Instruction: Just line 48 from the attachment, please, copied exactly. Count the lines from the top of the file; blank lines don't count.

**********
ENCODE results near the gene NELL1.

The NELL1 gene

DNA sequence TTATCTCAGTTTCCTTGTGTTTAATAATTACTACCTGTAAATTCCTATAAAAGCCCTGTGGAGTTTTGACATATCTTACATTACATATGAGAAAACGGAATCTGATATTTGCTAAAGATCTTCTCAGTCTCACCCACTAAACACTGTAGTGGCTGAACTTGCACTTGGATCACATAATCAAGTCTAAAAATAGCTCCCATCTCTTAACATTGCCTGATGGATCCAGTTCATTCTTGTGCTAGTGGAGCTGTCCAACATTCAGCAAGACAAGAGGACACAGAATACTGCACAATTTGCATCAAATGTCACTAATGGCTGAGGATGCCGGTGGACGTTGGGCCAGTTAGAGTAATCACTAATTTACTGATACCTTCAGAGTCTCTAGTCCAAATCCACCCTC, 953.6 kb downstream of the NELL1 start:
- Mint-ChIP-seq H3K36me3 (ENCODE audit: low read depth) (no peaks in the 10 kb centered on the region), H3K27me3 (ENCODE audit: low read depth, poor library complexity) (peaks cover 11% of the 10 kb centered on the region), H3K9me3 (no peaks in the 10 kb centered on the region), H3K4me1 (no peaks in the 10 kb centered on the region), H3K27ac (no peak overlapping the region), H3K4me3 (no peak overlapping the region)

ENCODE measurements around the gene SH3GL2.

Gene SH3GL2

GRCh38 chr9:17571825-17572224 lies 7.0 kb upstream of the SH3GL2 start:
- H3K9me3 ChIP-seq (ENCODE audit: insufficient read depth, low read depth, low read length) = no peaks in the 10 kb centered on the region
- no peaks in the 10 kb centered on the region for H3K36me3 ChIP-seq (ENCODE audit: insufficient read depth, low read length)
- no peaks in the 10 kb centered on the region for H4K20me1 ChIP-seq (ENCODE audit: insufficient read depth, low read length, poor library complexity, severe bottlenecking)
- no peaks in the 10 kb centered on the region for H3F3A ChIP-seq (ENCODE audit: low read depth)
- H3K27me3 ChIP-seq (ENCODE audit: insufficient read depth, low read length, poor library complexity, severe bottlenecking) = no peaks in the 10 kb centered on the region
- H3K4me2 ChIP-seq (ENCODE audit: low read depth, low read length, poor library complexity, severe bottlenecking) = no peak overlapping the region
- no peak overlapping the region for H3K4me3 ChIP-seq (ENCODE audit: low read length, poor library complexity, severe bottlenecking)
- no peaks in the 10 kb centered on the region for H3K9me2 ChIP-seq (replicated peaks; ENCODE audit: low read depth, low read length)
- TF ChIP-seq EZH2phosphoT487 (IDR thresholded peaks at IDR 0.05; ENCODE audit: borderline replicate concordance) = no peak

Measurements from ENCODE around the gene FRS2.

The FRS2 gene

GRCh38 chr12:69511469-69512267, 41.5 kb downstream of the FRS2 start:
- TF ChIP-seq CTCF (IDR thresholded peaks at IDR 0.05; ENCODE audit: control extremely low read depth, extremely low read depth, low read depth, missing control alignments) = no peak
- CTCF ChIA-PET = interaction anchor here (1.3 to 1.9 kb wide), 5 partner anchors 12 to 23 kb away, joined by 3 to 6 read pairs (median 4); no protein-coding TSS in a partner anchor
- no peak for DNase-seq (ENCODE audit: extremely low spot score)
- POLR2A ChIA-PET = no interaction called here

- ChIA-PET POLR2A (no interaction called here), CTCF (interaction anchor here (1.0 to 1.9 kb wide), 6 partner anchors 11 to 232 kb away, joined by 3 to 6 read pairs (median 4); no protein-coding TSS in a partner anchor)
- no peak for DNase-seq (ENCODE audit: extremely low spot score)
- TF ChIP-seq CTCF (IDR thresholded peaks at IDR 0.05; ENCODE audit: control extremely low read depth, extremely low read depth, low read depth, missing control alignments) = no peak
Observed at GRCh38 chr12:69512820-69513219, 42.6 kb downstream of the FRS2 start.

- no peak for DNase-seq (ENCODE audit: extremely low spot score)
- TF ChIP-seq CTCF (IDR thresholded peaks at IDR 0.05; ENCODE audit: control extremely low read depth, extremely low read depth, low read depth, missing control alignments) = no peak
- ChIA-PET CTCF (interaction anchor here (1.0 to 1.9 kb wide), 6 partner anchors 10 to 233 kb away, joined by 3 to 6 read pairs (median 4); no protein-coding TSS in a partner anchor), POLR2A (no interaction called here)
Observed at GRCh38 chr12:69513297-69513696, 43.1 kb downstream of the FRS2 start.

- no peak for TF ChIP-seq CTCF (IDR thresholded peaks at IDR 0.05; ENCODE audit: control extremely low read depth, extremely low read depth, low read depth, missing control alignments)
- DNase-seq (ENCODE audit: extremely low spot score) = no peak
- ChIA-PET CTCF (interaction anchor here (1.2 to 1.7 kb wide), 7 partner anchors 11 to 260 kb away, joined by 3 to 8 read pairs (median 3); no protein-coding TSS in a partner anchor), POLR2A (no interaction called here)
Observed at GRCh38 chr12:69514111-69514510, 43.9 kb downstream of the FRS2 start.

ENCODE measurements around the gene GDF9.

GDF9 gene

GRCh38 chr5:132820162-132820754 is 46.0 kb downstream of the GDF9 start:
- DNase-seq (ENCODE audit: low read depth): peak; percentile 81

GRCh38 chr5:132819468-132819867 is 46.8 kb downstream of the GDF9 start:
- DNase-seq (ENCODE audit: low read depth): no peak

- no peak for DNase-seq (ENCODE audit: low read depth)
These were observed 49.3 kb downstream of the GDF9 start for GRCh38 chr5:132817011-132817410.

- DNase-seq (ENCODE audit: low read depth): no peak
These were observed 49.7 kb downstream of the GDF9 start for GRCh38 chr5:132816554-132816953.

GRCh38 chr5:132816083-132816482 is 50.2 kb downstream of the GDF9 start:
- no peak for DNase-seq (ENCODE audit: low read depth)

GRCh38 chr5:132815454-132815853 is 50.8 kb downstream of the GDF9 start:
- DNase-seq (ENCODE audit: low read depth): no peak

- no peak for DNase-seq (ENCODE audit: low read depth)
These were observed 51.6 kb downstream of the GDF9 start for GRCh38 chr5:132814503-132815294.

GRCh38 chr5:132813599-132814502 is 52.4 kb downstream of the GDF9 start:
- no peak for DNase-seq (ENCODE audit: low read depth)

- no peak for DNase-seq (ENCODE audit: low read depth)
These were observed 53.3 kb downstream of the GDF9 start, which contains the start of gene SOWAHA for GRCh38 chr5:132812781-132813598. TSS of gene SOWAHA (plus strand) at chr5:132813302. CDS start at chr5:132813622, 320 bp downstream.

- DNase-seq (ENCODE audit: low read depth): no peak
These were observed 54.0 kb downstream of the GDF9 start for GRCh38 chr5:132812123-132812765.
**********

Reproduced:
GRCh38 chr5:132815454-132815853 is 50.8 kb downstream of the GDF9 start: